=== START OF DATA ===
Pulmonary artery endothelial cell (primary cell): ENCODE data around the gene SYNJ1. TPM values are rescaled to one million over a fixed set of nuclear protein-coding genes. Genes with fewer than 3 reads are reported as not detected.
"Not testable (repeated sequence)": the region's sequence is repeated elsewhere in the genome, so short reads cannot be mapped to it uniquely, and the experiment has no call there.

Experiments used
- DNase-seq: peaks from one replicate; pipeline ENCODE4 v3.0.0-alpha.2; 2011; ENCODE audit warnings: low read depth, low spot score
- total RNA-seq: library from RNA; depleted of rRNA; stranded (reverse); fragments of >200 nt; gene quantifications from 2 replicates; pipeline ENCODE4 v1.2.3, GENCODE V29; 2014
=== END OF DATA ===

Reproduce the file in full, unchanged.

Pulmonary artery endothelial cell (primary cell): ENCODE data around the gene SYNJ1. TPM values are rescaled to one million over a fixed set of nuclear protein-coding genes. Genes with fewer than 3 reads are reported as not detected.
"Not testable (repeated sequence)": the region's sequence is repeated elsewhere in the genome, so short reads cannot be mapped to it uniquely, and the experiment has no call there.

Experiments used
- DNase-seq: peaks from one replicate; pipeline ENCODE4 v3.0.0-alpha.2; 2011; ENCODE audit warnings: low read depth, low spot score
- total RNA-seq: library from RNA; depleted of rRNA; stranded (reverse); fragments of >200 nt; gene quantifications from 2 replicates; pipeline ENCODE4 v1.2.3, GENCODE V29; 2014